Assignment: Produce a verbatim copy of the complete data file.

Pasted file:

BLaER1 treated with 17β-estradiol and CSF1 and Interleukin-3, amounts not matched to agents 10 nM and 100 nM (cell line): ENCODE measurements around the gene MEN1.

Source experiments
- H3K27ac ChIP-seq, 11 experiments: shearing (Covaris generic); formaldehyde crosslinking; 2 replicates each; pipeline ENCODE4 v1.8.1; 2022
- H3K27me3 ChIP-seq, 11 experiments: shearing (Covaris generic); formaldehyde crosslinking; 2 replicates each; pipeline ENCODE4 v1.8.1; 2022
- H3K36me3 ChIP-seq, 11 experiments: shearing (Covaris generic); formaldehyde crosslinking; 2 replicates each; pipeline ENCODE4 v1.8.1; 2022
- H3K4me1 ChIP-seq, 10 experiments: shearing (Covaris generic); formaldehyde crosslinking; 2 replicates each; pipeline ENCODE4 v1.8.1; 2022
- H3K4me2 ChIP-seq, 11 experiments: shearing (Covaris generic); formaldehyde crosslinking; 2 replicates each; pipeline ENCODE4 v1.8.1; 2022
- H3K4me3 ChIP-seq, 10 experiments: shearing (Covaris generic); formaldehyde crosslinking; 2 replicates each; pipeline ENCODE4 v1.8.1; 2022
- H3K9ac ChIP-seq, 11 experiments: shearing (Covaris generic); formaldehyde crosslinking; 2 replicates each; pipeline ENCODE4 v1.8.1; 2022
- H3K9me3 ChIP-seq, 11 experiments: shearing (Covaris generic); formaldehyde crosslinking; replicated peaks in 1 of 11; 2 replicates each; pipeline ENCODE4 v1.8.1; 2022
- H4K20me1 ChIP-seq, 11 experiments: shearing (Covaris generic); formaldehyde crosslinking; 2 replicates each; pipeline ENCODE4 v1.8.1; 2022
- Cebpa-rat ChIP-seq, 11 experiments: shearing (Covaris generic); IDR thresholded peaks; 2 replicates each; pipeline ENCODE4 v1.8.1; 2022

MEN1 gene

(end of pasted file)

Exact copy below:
BLaER1 treated with 17β-estradiol and CSF1 and Interleukin-3, amounts not matched to agents 10 nM and 100 nM (cell line): ENCODE measurements around the gene MEN1.

Source experiments
- H3K27ac ChIP-seq, 11 experiments: shearing (Covaris generic); formaldehyde crosslinking; 2 replicates each; pipeline ENCODE4 v1.8.1; 2022
- H3K27me3 ChIP-seq, 11 experiments: shearing (Covaris generic); formaldehyde crosslinking; 2 replicates each; pipeline ENCODE4 v1.8.1; 2022
- H3K36me3 ChIP-seq, 11 experiments: shearing (Covaris generic); formaldehyde crosslinking; 2 replicates each; pipeline ENCODE4 v1.8.1; 2022
- H3K4me1 ChIP-seq, 10 experiments: shearing (Covaris generic); formaldehyde crosslinking; 2 replicates each; pipeline ENCODE4 v1.8.1; 2022
- H3K4me2 ChIP-seq, 11 experiments: shearing (Covaris generic); formaldehyde crosslinking; 2 replicates each; pipeline ENCODE4 v1.8.1; 2022
- H3K4me3 ChIP-seq, 10 experiments: shearing (Covaris generic); formaldehyde crosslinking; 2 replicates each; pipeline ENCODE4 v1.8.1; 2022
- H3K9ac ChIP-seq, 11 experiments: shearing (Covaris generic); formaldehyde crosslinking; 2 replicates each; pipeline ENCODE4 v1.8.1; 2022
- H3K9me3 ChIP-seq, 11 experiments: shearing (Covaris generic); formaldehyde crosslinking; replicated peaks in 1 of 11; 2 replicates each; pipeline ENCODE4 v1.8.1; 2022
- H4K20me1 ChIP-seq, 11 experiments: shearing (Covaris generic); formaldehyde crosslinking; 2 replicates each; pipeline ENCODE4 v1.8.1; 2022
- Cebpa-rat ChIP-seq, 11 experiments: shearing (Covaris generic); IDR thresholded peaks; 2 replicates each; pipeline ENCODE4 v1.8.1; 2022

MEN1 gene